Advocating For Consumers In Bankruptcy Filings For More Than 25 Years

Are You Filing For Individual Or Joint Bankruptcy? Understand Your Options.

For married couples, the decision to file for bankruptcy affects both spouses. In many situations, filing for bankruptcy as a couple is preferable to having one spouse file on his or her own. If you or your spouse is considering bankruptcy, the first thing you should do is speak to an experienced attorney about your options.

At the Law Office of Paul L. Urich, P.A., I help couples decide whether to file bankruptcy individually or jointly. There is no one-size-fits-all approach to the question of whether you should file together or separately. When you come to my firm, I will listen to your concerns and give you an honest opinion about whether joint or sole bankruptcy would be better, given your particular situation.

To arrange a free initial consultation with an experienced Florida bankruptcy lawyer, please call 407-915-0842 or contact my Orlando law firm online.

The Advantages Of Filing A Joint Bankruptcy Petition

Contrary to what you may have heard, joint bankruptcy is usually the best choice for a couple. Whether you are filing for Chapter 7 bankruptcy or Chapter 13 bankruptcy, there are many reasons why a joint filing is preferable, including:

  • Cost savings: Filing a joint petition means you only have to pay court filing fees one time. Filing separately means you have to pay the filing fees twice.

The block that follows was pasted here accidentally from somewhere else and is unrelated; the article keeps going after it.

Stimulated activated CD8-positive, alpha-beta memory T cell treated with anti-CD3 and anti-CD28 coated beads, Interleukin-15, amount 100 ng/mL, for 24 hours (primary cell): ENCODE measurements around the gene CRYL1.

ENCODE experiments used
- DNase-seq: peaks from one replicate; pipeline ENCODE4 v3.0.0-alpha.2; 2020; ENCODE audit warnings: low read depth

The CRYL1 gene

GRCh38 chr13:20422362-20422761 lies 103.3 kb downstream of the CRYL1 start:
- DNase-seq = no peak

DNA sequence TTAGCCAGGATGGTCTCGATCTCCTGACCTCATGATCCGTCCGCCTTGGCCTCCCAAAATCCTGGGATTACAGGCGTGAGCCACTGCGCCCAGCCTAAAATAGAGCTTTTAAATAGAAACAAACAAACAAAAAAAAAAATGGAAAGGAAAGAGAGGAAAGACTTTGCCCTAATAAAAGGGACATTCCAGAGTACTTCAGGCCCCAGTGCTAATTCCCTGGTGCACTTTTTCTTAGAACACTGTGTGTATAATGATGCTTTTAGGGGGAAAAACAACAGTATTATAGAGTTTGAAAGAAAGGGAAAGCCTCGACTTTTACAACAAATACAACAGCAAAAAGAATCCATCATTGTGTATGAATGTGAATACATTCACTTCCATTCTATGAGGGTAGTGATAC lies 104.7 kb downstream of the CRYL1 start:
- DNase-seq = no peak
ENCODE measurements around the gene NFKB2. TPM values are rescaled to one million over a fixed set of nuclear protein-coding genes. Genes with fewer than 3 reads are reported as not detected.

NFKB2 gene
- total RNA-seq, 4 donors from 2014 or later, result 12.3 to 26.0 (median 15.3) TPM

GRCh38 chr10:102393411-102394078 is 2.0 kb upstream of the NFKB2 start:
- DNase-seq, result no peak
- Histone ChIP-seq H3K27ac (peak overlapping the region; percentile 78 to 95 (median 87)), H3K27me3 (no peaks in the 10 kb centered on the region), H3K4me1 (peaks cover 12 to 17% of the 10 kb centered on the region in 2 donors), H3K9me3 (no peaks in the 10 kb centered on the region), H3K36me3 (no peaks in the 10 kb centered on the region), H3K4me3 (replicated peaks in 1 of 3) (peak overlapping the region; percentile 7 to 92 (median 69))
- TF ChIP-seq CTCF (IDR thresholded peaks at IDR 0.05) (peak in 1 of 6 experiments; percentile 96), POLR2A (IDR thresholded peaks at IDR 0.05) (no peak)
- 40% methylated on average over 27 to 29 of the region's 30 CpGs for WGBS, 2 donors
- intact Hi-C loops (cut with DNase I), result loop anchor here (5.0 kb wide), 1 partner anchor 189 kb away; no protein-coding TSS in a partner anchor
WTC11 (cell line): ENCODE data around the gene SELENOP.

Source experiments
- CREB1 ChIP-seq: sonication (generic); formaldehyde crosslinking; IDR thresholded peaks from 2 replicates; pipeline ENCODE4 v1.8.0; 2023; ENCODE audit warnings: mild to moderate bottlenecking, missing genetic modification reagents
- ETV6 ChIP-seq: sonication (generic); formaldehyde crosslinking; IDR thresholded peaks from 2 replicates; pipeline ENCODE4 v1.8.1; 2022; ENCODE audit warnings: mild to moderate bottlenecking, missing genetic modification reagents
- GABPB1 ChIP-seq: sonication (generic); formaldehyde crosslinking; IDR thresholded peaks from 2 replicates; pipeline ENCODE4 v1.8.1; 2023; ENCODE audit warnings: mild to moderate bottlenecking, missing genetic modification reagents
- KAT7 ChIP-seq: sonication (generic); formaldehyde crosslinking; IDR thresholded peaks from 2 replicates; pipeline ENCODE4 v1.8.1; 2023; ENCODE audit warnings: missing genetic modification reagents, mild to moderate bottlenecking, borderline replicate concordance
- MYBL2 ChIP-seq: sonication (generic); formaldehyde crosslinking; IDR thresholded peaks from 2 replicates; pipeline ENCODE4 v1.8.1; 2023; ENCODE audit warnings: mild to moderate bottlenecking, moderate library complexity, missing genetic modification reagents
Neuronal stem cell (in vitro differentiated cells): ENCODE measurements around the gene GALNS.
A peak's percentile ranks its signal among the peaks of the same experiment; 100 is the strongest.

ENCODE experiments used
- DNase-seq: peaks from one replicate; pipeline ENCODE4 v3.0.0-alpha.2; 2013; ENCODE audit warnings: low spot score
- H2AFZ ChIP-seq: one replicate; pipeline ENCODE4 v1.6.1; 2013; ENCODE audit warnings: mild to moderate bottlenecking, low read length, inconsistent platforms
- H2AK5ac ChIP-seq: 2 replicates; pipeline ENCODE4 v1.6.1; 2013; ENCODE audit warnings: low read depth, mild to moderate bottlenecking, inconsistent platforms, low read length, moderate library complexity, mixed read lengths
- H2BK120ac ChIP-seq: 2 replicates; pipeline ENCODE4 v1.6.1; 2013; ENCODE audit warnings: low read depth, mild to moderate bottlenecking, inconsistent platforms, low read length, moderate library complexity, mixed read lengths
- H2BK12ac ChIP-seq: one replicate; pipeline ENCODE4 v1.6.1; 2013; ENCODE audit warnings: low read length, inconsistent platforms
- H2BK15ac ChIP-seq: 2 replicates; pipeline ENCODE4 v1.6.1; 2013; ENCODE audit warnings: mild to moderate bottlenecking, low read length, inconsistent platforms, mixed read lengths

• Addressing shared debt: If both spouses have debts together, filing jointly provides much better protection than filing separately. For example, if you are both named on a car loan but only one of you files for bankruptcy, your creditor can pursue the nonfiling spouse for payment.

There is no substitute for case-specific advice, so I urge you to discuss your options with me in a free consultation.

Things To Consider Before Filing

The decision to file jointly or separately is a very important one, and many things must be taken into account. Most importantly, you need to remember that if you choose to file individually, the nonfiling spouse will still be involved. The nonfiler’s income and debts will still be considered by the court. Usually, it simply makes more sense to file jointly unless your combined income causes you to fail the Chapter 7 means test.

When you visit my law office, the best thing you can do is bring the financial information for both spouses, even if you think you may want to file separately. I understand that it can be difficult to talk openly and honestly about your financial problems, but honest communication makes the bankruptcy process and the road to recovery much more predictable – and that is a good thing.

Which Is Best For You? Individual Or Joint Bankruptcy. Contact Me To Learn More.

It’s important to understand your full list of options and the likely outcomes associated with each. I can help you do that during a free consultation. To get started, call my Orland office at 407-915-0842 or reach out online.

I am a debt relief agent. I help people file for bankruptcy relief under the Bankruptcy Code.

Bankruptcy Overview